"Swing-," he says, swinging the car to the left and, "-ging," he finishes, straightening it back out and he goes Darting down to the corner, hangs a left and goes Darting away east on Watertown St.

*Also, Lank Dupre, the thin, handsome, young caricaturist who tends bar at The 50 (American Legion Post 50) has begun referring to him as Bar Pie.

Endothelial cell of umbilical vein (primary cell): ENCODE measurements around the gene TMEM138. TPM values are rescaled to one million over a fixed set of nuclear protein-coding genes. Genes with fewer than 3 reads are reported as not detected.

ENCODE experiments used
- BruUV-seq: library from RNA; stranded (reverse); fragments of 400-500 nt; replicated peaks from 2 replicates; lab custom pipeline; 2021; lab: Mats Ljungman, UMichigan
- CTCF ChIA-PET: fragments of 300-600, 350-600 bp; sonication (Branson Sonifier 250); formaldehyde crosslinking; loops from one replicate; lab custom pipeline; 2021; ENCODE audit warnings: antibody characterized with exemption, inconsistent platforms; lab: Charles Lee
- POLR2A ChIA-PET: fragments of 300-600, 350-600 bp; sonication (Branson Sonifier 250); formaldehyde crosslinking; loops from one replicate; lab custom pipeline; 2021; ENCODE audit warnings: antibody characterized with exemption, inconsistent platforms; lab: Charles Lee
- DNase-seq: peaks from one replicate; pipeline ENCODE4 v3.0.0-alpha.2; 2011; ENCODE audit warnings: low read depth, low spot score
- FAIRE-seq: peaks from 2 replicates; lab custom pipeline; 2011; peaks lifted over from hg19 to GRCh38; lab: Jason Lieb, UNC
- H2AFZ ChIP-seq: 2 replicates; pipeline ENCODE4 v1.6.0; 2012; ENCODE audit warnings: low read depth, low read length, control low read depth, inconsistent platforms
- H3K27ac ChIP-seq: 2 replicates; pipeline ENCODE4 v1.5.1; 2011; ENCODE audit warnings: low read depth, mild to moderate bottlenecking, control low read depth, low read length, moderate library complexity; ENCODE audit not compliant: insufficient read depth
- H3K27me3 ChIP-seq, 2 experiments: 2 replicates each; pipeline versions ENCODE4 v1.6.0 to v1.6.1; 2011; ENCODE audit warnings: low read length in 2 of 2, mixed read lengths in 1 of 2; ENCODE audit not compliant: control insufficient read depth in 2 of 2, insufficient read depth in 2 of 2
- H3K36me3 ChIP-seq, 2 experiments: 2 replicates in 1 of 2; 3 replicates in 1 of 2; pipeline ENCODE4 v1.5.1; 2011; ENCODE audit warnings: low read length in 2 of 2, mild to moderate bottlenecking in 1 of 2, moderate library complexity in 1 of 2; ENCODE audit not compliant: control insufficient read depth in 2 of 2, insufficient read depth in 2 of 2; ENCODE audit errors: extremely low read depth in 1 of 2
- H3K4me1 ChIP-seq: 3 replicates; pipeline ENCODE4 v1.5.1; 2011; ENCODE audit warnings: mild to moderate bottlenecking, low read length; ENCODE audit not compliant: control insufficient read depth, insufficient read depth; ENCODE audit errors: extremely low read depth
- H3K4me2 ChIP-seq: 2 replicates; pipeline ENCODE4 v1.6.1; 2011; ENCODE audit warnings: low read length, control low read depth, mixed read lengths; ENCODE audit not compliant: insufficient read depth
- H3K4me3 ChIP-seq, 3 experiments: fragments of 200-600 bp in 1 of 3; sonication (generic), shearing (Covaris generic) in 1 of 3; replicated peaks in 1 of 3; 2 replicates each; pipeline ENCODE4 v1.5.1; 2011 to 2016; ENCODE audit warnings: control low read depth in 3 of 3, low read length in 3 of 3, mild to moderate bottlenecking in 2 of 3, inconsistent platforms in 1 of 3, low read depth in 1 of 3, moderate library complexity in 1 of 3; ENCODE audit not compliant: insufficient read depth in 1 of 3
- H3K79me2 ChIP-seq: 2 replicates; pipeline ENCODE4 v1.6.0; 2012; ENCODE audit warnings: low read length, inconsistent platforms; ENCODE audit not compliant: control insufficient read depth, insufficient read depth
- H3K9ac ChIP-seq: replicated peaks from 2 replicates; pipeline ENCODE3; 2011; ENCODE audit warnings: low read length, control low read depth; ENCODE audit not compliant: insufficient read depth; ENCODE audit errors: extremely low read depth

"...and the moosh is divya for this jivle...," Nickels is almost slobbering with enthusiasm. It's part of his schtick. More than anything, he wants to be a stand-up comic and he has even given it a try at a few local "open mike" nights. He looks and acts sort of like a twenty-five year old Italian Jackie Mason, enhanced by alcohol and possibly cocaine ("possibly", because Nickels could become as hyperactive as this without cocaine, though he did often snort what was sold as cocaine, though in all probability, if there was ANY cocaine in it, it was certainly not the greater percentage of the powder that was being called cocaine, but it's not the time for the math and chemistry involved in that, just yet).